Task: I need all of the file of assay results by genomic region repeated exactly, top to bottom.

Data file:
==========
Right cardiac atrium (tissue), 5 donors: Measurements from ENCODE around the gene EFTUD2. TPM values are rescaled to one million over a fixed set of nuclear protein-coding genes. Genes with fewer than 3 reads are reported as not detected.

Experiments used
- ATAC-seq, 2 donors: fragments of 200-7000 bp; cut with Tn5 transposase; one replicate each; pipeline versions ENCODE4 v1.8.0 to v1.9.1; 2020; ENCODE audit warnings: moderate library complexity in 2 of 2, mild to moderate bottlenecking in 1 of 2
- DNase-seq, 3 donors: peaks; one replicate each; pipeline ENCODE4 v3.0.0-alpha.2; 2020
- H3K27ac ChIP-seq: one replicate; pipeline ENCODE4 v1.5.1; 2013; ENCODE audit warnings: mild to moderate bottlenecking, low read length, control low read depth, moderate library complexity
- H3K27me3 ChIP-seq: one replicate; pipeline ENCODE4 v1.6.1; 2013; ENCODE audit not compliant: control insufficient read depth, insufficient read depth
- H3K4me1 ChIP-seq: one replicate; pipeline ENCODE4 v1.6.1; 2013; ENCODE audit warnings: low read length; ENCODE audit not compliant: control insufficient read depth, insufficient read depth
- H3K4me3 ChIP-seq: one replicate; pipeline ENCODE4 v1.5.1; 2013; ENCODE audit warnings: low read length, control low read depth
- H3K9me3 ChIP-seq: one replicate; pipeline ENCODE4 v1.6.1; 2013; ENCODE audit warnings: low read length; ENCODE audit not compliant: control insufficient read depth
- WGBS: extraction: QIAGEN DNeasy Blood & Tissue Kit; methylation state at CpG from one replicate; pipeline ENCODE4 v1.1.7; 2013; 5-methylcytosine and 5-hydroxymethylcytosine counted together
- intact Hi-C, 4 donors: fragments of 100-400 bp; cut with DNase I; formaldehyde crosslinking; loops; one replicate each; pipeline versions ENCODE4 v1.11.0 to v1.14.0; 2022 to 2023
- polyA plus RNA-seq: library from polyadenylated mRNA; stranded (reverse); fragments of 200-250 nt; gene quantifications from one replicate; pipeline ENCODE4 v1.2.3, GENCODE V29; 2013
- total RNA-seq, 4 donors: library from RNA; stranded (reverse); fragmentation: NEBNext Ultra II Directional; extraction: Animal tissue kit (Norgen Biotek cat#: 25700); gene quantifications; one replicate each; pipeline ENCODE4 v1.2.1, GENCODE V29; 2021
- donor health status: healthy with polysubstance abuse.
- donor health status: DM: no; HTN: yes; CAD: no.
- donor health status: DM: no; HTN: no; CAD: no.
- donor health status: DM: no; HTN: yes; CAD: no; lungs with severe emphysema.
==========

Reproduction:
Right cardiac atrium (tissue), 5 donors: Measurements from ENCODE around the gene EFTUD2. TPM values are rescaled to one million over a fixed set of nuclear protein-coding genes. Genes with fewer than 3 reads are reported as not detected.

Experiments used
- ATAC-seq, 2 donors: fragments of 200-7000 bp; cut with Tn5 transposase; one replicate each; pipeline versions ENCODE4 v1.8.0 to v1.9.1; 2020; ENCODE audit warnings: moderate library complexity in 2 of 2, mild to moderate bottlenecking in 1 of 2
- DNase-seq, 3 donors: peaks; one replicate each; pipeline ENCODE4 v3.0.0-alpha.2; 2020
- H3K27ac ChIP-seq: one replicate; pipeline ENCODE4 v1.5.1; 2013; ENCODE audit warnings: mild to moderate bottlenecking, low read length, control low read depth, moderate library complexity
- H3K27me3 ChIP-seq: one replicate; pipeline ENCODE4 v1.6.1; 2013; ENCODE audit not compliant: control insufficient read depth, insufficient read depth
- H3K4me1 ChIP-seq: one replicate; pipeline ENCODE4 v1.6.1; 2013; ENCODE audit warnings: low read length; ENCODE audit not compliant: control insufficient read depth, insufficient read depth
- H3K4me3 ChIP-seq: one replicate; pipeline ENCODE4 v1.5.1; 2013; ENCODE audit warnings: low read length, control low read depth
- H3K9me3 ChIP-seq: one replicate; pipeline ENCODE4 v1.6.1; 2013; ENCODE audit warnings: low read length; ENCODE audit not compliant: control insufficient read depth
- WGBS: extraction: QIAGEN DNeasy Blood & Tissue Kit; methylation state at CpG from one replicate; pipeline ENCODE4 v1.1.7; 2013; 5-methylcytosine and 5-hydroxymethylcytosine counted together
- intact Hi-C, 4 donors: fragments of 100-400 bp; cut with DNase I; formaldehyde crosslinking; loops; one replicate each; pipeline versions ENCODE4 v1.11.0 to v1.14.0; 2022 to 2023
- polyA plus RNA-seq: library from polyadenylated mRNA; stranded (reverse); fragments of 200-250 nt; gene quantifications from one replicate; pipeline ENCODE4 v1.2.3, GENCODE V29; 2013
- total RNA-seq, 4 donors: library from RNA; stranded (reverse); fragmentation: NEBNext Ultra II Directional; extraction: Animal tissue kit (Norgen Biotek cat#: 25700); gene quantifications; one replicate each; pipeline ENCODE4 v1.2.1, GENCODE V29; 2021
- donor health status: healthy with polysubstance abuse.
- donor health status: DM: no; HTN: yes; CAD: no.
- donor health status: DM: no; HTN: no; CAD: no.
- donor health status: DM: no; HTN: yes; CAD: no; lungs with severe emphysema.